Atlanta is recognized by many as the mecca, the hub, the center of the Black community in the U.S., as Harlem once was in past decades. Yet, despite the fact that Black people are moving into Atlanta in large numbers and the money is flowing, not everyone is sharing in the benefits the metro area has to offer. It all depends on the definition of a mecca, and the expectations of what that mecca represents for Black people.
A new report from the Partnership for Southern Equity (PSE) challenges the notion that all Black people in Atlanta are sharing in the local and regional economy. The report — “Growing the Future: The Case for Economic Inclusion in Metro Atlanta” — found that while the Atlanta area is becoming more diverse and future competitiveness depends on an inclusive economy, the reality is that poverty and inequality are in abundance.
Despite the economic growth in Atlanta, its poorest residents do not have access to opportunity or upward mobility. The city was ranked highest in income inequality in 2012, and has had a history of communities experiencing isolation based on race and income. And depending on where Atlantans live, there is a lack of access to jobs, and too many jobs in which too many people lack the education for those jobs.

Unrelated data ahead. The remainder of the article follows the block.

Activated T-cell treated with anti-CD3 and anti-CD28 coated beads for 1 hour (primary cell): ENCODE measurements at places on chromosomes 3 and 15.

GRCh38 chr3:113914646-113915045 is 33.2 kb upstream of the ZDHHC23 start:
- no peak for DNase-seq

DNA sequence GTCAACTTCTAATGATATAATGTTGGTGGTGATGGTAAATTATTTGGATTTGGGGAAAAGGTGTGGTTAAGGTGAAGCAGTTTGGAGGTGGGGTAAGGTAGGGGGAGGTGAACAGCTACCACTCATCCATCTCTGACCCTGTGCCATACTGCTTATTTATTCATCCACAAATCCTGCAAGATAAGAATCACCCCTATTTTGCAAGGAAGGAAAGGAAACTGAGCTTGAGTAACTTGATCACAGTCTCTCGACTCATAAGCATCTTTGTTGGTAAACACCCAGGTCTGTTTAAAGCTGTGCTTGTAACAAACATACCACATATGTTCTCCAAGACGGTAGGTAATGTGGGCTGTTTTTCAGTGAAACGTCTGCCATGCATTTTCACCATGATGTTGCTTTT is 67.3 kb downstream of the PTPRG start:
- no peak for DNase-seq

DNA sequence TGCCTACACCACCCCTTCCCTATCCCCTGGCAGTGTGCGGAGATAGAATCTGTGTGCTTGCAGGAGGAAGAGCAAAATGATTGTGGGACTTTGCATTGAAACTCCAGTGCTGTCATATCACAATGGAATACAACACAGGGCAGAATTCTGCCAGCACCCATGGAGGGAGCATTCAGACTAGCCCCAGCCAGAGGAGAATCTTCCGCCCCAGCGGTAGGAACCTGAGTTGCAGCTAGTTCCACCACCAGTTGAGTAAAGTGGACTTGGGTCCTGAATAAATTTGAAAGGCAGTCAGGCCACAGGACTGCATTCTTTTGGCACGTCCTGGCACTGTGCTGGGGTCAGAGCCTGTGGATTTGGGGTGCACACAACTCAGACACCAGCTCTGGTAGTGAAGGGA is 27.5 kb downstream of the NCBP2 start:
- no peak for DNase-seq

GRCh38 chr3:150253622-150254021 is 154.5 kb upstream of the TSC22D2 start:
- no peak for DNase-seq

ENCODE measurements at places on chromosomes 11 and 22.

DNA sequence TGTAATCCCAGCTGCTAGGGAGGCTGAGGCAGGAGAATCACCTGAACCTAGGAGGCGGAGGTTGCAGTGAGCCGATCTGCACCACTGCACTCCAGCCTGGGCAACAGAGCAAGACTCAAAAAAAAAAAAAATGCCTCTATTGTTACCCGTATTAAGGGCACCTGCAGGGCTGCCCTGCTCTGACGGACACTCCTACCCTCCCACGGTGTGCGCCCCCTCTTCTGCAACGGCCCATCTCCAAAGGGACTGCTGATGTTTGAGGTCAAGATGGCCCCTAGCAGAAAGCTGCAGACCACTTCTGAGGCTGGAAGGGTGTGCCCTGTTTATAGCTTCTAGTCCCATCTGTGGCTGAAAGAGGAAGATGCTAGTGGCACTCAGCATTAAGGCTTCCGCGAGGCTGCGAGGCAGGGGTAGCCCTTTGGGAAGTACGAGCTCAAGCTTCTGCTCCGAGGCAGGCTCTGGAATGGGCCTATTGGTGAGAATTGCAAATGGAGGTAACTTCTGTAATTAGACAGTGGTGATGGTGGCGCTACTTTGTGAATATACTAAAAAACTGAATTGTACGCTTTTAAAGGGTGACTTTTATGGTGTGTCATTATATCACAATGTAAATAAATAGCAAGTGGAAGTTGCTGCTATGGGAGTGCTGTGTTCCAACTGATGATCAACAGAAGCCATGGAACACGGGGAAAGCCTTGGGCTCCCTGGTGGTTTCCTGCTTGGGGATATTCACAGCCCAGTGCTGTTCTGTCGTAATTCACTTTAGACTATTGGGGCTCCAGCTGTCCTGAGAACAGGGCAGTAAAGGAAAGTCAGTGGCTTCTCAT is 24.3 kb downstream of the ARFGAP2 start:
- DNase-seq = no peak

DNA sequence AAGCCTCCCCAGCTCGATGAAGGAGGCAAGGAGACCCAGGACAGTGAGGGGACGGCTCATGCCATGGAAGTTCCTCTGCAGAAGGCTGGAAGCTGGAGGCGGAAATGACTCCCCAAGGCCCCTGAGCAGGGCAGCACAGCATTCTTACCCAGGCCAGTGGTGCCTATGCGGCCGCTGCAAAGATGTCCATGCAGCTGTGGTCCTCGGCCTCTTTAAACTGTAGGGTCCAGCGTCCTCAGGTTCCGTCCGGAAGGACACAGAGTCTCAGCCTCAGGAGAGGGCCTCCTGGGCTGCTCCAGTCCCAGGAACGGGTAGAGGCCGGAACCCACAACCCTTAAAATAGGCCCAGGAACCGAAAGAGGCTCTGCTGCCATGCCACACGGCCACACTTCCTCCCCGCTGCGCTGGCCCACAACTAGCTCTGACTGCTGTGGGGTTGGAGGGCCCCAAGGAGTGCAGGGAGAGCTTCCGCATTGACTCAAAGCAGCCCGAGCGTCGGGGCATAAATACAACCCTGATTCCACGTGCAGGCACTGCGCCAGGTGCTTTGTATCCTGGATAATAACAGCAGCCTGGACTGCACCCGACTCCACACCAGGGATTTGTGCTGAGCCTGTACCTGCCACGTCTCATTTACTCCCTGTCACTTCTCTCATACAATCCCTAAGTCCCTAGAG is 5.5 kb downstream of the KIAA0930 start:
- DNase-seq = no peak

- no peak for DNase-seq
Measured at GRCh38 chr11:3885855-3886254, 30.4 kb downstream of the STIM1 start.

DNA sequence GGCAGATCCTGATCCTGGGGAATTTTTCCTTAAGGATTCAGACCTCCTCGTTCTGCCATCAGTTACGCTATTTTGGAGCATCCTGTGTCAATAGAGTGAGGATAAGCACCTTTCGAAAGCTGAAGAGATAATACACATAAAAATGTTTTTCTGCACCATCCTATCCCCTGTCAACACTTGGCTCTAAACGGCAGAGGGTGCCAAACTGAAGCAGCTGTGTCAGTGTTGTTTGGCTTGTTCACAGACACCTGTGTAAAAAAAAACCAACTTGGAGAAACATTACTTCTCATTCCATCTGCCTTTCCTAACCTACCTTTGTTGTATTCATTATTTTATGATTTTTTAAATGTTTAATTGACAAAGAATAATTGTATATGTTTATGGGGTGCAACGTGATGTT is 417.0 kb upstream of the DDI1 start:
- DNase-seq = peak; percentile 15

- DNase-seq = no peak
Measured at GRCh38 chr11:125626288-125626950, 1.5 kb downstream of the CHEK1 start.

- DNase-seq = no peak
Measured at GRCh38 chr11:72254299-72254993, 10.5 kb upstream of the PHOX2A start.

“I definitely think it is the mecca. Atlanta’s ideal in itself makes it the mecca in terms of the history of Maynard Jackson and what he did for economic opportunity, and making millionaires through the Hartsfield-Atlanta Airport,” Nathaniel Smith, Founder and Chief Equity Officer/CEO of PSE, told Atlanta Black Star.